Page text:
People aren't perfect. It's an understandable fact. When a character recognizes this, they might try to improve or eliminate a stock vice (alcohol, masturbation
, swearing, eating sweets), which in any other episode would be portrayed as completely normal. But for this episode, the problem must be completely
eradicated. Beyond clean living, this is a sterilization of a minor imperfection.
Of course, Cold Turkeys Are Everywhere
, Status Quo Is God
, and perfect characters are unrelatable to the audience. So, one end of episode Snap Back
later, they're back at square one. And the simple problem is never exaggerated this much again.
This is common in episodes revolving around New Year's Resolutions, dieting, abstinence, re-finding religion, etc. Expect a family character to force others to participate alongside them.
Compare Compressed Vice
, where a new fault is expanded and eliminated. Consider also Flowers for Algernon Syndrome
and Mr. Vice Guy
- Shelton and Mavrides' The Fabulous Furry Freak Brothers (the Frisco hippies with attitude) once try going cold turkey from all recreational chemicals. After three miserable, horrible, tedious, dragging, hours, they give up and are seen snorting and ingesting every drug to hand as if their lives depended on it.
- In one episode of The Fresh Prince of Bel-Air, Phil attempts to lose weight, and he and Vivian force the entire family to be more health conscious as well.
- In the Seinfeld episode "The Contest", the characters try to "be the master of their domain" by spending the longest without... mastering their domain. It doesn't last long. It was called back to, however, even in the series finale.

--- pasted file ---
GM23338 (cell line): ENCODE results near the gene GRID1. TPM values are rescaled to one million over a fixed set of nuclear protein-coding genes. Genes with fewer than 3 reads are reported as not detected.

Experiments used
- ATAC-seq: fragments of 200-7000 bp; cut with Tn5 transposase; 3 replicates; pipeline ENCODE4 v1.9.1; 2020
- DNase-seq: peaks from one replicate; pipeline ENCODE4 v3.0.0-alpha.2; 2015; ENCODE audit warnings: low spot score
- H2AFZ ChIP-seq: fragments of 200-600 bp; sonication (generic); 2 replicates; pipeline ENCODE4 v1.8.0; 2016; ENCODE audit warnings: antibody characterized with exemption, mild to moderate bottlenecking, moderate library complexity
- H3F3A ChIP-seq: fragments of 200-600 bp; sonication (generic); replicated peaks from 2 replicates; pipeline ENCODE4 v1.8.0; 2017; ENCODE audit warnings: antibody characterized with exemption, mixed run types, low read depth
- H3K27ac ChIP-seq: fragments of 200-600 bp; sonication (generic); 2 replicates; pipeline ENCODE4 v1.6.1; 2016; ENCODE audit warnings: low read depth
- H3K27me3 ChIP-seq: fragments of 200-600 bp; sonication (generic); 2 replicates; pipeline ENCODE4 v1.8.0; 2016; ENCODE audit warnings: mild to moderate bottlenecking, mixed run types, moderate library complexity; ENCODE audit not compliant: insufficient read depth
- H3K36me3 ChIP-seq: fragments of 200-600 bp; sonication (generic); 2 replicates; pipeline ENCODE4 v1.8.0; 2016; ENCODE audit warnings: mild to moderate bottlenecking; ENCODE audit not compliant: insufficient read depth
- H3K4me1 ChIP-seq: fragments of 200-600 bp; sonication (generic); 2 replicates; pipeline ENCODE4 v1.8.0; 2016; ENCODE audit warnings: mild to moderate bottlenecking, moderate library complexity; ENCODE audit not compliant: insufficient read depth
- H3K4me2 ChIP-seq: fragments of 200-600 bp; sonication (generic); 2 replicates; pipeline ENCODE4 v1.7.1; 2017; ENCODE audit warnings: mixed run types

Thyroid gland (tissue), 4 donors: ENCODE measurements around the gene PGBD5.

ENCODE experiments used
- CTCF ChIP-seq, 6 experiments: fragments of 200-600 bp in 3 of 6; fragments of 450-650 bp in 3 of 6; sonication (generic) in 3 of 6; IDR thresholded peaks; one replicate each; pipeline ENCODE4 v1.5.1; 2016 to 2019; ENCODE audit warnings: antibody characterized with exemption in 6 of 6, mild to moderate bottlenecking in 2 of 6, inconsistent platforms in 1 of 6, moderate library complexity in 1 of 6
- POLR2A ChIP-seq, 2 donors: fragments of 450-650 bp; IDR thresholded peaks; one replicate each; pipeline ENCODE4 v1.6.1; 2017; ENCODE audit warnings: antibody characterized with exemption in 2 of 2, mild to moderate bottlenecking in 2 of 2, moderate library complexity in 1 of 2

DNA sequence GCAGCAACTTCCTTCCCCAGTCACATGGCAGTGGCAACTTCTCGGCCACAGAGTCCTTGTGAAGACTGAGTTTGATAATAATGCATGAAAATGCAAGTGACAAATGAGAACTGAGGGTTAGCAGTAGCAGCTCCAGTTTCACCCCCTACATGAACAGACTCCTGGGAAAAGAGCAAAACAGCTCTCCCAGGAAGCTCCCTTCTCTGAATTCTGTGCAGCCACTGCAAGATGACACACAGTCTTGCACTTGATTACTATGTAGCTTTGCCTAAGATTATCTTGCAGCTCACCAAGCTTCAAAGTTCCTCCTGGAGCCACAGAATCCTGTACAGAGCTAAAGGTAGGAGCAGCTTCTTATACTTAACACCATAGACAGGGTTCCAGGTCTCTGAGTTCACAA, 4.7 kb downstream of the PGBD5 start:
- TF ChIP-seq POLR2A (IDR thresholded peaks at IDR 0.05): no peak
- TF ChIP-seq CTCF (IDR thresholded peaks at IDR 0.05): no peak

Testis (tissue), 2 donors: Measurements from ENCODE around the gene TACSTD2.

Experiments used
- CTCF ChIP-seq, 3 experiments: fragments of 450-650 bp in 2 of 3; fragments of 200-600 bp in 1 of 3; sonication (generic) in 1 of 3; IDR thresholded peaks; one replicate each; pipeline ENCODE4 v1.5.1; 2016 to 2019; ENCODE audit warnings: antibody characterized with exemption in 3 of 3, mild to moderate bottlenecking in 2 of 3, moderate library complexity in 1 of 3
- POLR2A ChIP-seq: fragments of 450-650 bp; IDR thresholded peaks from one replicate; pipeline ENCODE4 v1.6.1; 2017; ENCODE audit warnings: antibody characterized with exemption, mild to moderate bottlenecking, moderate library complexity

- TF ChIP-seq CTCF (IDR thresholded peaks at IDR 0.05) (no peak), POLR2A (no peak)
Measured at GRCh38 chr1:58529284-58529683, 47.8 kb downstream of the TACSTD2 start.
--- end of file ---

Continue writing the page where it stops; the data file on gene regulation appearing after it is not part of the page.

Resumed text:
- The Friends episode "The One With All The Resolutions", where among other things, Chandler tries and fails to give up sarcasm.
- Modern Family: The Dunphys have a contest to see who can go the longest without using a computer. Haley wins by making a fake cell phone out of soap to trick the others into thinking she caved in first.
- All in the Family: Archie and Mike have a bet over who can last longer (of a 48 hour limit): Archie without a cigar or Mike without eating. (Mike's a Big Eater.) They start taunting each other: Mike starts smoking in front of Archie and Archie eats in front of Mike. They decide to call it a draw, with Archie lighting up & Mike eating on the count of three; but Archie pulls the lighter away from his cigar just as Mike starts eating, therefore he wins the bet.
- In an episode of Drake & Josh, the titular characters made a bet that they could each quit junk food or videogames respectively longer than the other.
- In Mash, Hawkeye once took a bet from BJ that he could go a whole 24 hours without making a joke. He barely made it.
- Hawkeye also pledged to give up drinking for a week. After a rough session in the OR on the seventh day, he joined the rest of the staff in the Officers Club and ordered a martini.
: Yes! I admit it! I need a drink!
] I'll be back when I want one, not when I need one.
- In Father Ted for Lent Ted decides to give up cigarettes, Dougal rollerblading, and on Jack's behalf, Ted makes a vow that Jack will give up drinking. After they can't go one day without succumbing they call in a specialist, who turns out to be quite insane, and eventually they do a turnaround and indulge these things to a greater degree than they did before.
- One episode of Corner Gas followed the characters for a year as they tried to follow their New Years resolutions. Only Lacy managed it.
- PvP's Brent Sienna once resolved to give up sarcasm. He made a crack about his boss' weight-loss resolution a mere five seconds later, which was considered a new personal record for him.